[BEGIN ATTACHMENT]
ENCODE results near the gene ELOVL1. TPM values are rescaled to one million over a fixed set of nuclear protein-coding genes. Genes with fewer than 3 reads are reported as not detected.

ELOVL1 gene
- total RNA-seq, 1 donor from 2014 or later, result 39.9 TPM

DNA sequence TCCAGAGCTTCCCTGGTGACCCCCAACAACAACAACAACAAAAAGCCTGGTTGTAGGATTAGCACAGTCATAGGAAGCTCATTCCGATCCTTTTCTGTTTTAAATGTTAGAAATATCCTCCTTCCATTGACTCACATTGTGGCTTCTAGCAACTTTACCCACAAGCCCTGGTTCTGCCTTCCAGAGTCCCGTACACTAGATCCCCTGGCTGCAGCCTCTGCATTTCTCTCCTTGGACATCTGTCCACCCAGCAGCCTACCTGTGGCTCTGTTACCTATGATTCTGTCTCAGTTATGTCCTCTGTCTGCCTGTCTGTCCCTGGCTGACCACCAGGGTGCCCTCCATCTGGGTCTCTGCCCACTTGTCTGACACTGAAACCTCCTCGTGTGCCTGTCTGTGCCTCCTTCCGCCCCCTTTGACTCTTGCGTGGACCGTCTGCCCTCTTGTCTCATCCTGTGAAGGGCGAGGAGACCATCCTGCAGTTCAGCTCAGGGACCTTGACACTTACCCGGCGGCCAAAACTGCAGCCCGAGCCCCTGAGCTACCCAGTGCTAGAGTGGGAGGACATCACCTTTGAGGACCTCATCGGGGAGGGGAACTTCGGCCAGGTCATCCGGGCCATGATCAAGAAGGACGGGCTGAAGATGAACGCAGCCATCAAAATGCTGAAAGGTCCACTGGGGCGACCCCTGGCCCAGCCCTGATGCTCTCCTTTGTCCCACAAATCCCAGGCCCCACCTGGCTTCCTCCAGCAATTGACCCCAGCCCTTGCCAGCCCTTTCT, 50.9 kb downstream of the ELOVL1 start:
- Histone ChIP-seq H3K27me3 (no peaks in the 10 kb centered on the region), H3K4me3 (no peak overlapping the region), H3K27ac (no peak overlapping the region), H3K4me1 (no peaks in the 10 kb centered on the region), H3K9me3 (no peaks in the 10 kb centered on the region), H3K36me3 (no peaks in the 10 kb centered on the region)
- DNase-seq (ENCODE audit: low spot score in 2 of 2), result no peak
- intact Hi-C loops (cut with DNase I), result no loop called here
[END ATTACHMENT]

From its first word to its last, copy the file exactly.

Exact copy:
ENCODE results near the gene ELOVL1. TPM values are rescaled to one million over a fixed set of nuclear protein-coding genes. Genes with fewer than 3 reads are reported as not detected.

ELOVL1 gene
- total RNA-seq, 1 donor from 2014 or later, result 39.9 TPM

DNA sequence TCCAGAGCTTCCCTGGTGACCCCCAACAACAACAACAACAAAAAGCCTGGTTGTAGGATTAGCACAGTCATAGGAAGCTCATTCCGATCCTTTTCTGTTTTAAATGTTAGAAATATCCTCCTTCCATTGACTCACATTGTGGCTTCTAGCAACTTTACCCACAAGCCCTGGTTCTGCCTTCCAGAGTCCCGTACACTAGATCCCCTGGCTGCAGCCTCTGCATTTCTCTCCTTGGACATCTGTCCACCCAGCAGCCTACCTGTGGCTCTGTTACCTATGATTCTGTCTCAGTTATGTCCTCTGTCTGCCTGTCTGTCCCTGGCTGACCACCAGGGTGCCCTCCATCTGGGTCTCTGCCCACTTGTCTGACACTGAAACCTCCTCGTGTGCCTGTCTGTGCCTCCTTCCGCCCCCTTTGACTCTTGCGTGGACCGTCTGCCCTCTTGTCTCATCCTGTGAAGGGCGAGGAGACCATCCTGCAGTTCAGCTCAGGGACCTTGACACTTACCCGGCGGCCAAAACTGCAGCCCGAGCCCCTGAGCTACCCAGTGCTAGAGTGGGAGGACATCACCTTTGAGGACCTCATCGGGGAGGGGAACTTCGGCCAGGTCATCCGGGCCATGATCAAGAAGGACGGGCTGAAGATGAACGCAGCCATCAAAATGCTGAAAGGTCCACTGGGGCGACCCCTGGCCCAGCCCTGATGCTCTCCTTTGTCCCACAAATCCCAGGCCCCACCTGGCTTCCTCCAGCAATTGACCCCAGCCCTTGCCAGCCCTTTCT, 50.9 kb downstream of the ELOVL1 start:
- Histone ChIP-seq H3K27me3 (no peaks in the 10 kb centered on the region), H3K4me3 (no peak overlapping the region), H3K27ac (no peak overlapping the region), H3K4me1 (no peaks in the 10 kb centered on the region), H3K9me3 (no peaks in the 10 kb centered on the region), H3K36me3 (no peaks in the 10 kb centered on the region)
- DNase-seq (ENCODE audit: low spot score in 2 of 2), result no peak
- intact Hi-C loops (cut with DNase I), result no loop called here